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Liberal leader Michael Ignatieff and Oakville candidate Max Khan speak to students at Sheridan College on March 29, 2011. (Ryan Remiorz/THE CANADIAN PRESS)
Liberal leader Michael Ignatieff and Oakville candidate Max Khan speak to students at Sheridan College on March 29, 2011. (Ryan Remiorz/THE CANADIAN PRESS)

Campaign Notebook

Would CEGEP students make a profit off Liberal grants? Add to ...

The devil's in the details, and the Liberal Party is scrambling to explain how its " learning passport" would apply to Canadian students depending on the province in which they study.

The original Liberal announcement said the new initiative would provide $1,000 a year - or $1,500 a year for students from low-income families - to help pay for four years of post-secondary education.

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"When the student starts post-secondary education, the Learning Passport contributions will be paid out at the start of each year of full-time study, up to a maximum of four years," the Liberal announcement said.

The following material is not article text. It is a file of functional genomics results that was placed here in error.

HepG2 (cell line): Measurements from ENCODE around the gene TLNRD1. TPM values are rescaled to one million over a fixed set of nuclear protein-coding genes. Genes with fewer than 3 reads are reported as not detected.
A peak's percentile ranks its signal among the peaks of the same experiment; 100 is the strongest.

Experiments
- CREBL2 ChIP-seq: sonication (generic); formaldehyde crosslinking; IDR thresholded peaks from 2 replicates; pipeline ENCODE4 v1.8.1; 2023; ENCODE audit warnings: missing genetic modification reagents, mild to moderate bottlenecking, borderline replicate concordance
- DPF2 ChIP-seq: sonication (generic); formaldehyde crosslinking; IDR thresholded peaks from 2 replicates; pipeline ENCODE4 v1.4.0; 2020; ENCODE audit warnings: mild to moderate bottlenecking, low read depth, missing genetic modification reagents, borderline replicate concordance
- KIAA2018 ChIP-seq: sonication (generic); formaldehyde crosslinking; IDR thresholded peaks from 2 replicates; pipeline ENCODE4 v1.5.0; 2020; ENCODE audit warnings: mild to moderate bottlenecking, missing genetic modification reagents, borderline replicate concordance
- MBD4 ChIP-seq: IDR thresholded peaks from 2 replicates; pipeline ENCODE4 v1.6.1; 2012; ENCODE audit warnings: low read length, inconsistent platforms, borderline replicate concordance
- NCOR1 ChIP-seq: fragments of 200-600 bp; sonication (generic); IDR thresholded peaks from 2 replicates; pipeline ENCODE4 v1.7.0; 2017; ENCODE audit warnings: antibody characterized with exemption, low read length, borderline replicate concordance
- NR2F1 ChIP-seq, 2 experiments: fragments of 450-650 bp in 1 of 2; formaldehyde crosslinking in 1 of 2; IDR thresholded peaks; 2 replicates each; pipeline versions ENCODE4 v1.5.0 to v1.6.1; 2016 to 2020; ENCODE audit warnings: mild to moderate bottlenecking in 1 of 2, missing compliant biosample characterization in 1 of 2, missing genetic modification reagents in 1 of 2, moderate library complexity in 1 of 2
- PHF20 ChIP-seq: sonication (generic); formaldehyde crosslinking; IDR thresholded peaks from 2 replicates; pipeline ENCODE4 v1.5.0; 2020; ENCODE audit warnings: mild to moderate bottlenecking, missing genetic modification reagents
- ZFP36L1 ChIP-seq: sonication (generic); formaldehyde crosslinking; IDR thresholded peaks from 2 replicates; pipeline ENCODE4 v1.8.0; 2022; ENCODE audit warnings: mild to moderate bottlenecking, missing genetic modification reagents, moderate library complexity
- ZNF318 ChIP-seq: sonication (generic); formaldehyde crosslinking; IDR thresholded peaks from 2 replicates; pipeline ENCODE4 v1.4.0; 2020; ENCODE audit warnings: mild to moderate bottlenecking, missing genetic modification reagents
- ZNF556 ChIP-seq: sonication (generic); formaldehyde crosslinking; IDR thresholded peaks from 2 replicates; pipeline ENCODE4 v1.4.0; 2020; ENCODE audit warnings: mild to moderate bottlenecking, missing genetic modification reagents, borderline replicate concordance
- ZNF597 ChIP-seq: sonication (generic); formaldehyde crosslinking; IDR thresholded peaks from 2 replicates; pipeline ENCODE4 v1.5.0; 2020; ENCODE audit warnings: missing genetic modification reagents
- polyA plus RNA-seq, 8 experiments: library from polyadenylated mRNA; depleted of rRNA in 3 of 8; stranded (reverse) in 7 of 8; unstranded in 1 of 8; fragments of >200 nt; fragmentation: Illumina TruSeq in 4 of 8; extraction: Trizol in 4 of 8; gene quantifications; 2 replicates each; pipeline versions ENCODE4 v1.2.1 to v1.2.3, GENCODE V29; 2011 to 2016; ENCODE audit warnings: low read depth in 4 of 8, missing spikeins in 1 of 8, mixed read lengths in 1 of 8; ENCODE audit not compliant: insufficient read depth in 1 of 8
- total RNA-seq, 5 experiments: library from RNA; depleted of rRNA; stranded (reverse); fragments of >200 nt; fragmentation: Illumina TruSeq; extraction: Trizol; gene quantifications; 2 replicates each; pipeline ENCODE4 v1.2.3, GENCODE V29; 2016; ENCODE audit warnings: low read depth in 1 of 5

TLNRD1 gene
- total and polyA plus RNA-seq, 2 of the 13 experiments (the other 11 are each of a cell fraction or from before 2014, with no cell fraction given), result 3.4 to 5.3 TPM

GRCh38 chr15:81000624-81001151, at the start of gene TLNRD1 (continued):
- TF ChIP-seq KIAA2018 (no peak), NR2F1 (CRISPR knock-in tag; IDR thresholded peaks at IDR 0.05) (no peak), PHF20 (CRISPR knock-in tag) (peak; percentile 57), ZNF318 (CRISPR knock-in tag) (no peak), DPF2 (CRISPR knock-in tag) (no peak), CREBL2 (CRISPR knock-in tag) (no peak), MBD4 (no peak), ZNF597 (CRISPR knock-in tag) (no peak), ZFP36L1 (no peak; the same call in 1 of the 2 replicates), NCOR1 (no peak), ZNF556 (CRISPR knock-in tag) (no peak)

The announcement stated the funding would apply to students who attend "an accredited post-secondary university, college or CÉGEP."

CÉGEPs are unique to Quebec, offering two- or three-year programs between high school and university.

However, tuition in CÉGEPs comes in at about $500 a year. When The Globe and Mail pointed out the Liberal program would pay more than a year's cost of tuition and books, a member of Liberal Leader Michael Ignatieff's entourage said the students could save the surplus amount for future university studies.

However, the Liberal war room went on to contact The Globe and explain that in the case of CÉGEP students, the Liberal plan would not offer the full $1,000 in funding every year. Instead of four payments at $1,000 or $1,5000, the Liberal program would spread out the funding over five years in the case of Quebec students.

The party added that more tweaking could occur to reflect that variety of education programs across the country.

 

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